0

I heard some people say

I changed my schedule around,

instead of just saying "I changed my schedule." when they, for example, are making college class schedule.

Can I use this expression without "around"? If not, what's the difference between just "change" and "change around"?

1

Changing your schedule around implies that you went and rescheduled several meetings/appointments (presumably to squeeze another one in)

Changing your schedule could imply merely adding a new meeting, dropping a meeting, or adjusting some start/end times.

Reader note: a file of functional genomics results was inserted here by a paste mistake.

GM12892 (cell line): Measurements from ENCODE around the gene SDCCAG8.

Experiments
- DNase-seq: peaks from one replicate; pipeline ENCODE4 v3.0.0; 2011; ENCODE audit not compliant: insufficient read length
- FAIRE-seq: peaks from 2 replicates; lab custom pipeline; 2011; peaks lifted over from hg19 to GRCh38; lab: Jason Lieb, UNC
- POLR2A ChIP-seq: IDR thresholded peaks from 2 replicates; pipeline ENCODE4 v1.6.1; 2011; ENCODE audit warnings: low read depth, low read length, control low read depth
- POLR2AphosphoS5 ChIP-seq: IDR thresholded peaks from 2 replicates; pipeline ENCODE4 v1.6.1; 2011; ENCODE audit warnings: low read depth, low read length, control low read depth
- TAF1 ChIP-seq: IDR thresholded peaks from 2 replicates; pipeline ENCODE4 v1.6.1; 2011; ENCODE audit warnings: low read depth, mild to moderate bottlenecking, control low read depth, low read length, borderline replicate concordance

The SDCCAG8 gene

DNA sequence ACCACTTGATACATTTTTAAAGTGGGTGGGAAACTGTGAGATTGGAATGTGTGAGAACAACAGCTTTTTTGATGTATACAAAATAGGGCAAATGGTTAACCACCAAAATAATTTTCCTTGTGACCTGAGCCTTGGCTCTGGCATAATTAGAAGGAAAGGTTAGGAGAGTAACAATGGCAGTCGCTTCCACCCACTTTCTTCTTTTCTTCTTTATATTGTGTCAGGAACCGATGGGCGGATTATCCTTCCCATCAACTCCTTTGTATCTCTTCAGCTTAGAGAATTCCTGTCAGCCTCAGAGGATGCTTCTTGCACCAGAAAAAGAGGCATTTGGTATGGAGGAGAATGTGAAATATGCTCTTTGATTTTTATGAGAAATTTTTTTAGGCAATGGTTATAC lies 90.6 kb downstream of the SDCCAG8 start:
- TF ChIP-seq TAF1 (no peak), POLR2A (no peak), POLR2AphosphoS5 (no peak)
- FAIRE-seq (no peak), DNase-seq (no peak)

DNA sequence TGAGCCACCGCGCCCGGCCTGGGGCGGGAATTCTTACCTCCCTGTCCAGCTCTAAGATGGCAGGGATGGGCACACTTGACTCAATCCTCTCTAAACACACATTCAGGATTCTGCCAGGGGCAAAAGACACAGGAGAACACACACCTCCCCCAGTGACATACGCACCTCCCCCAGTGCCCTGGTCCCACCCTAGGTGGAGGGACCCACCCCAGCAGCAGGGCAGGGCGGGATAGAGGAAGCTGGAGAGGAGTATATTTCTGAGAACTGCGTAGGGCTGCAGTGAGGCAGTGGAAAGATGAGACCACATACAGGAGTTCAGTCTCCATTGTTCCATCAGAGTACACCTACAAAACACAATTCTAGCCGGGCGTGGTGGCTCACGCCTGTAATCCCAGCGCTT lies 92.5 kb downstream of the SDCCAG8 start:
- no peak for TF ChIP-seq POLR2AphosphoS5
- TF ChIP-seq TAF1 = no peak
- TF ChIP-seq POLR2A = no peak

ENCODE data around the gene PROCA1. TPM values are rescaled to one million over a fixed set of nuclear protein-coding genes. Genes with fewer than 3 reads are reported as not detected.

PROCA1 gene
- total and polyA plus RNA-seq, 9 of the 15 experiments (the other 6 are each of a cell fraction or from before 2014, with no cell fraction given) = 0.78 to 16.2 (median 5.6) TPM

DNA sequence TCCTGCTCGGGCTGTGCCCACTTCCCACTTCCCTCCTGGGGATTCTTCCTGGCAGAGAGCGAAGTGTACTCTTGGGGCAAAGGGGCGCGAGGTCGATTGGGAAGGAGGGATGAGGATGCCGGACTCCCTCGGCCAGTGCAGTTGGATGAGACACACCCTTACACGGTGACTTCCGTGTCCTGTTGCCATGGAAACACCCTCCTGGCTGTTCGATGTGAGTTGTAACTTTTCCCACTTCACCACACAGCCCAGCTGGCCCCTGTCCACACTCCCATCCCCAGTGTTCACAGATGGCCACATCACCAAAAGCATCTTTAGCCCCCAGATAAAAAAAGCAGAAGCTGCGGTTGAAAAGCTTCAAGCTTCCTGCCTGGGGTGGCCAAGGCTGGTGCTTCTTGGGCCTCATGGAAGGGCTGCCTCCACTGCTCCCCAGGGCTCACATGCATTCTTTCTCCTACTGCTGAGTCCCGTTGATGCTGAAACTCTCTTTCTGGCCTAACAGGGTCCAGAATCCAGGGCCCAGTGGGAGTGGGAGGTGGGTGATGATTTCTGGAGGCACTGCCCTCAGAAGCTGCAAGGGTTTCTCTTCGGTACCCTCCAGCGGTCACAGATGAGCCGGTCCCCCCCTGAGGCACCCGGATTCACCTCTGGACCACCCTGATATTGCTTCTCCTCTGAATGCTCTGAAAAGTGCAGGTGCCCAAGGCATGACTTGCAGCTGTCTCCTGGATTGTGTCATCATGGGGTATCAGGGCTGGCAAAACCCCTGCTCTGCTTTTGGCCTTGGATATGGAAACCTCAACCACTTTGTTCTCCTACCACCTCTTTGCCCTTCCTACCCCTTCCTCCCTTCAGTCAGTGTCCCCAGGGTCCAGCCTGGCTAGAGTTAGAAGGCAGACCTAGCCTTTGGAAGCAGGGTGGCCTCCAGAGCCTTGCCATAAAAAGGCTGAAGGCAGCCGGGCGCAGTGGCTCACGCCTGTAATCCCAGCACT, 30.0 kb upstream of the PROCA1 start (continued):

As an example, if you wanted to have a meeting from 3-4 tomorrow:

If I accept your meeting, no matter what else I do, my schedule has technically changed. If I have to bump other meetings to future dates, or cancel them, or significantly reorganize things to fit you in, I've "changed around" my schedule.

Consequently, "changing around" generally implies a greater sense of importance for this event/meeting than just changed.

Your Answer

By clicking "Post Your Answer", you acknowledge that you have read our updated terms of service, privacy policy and cookie policy, and that your continued use of the website is subject to these policies.

Not the answer you're looking for? Browse other questions tagged or ask your own question.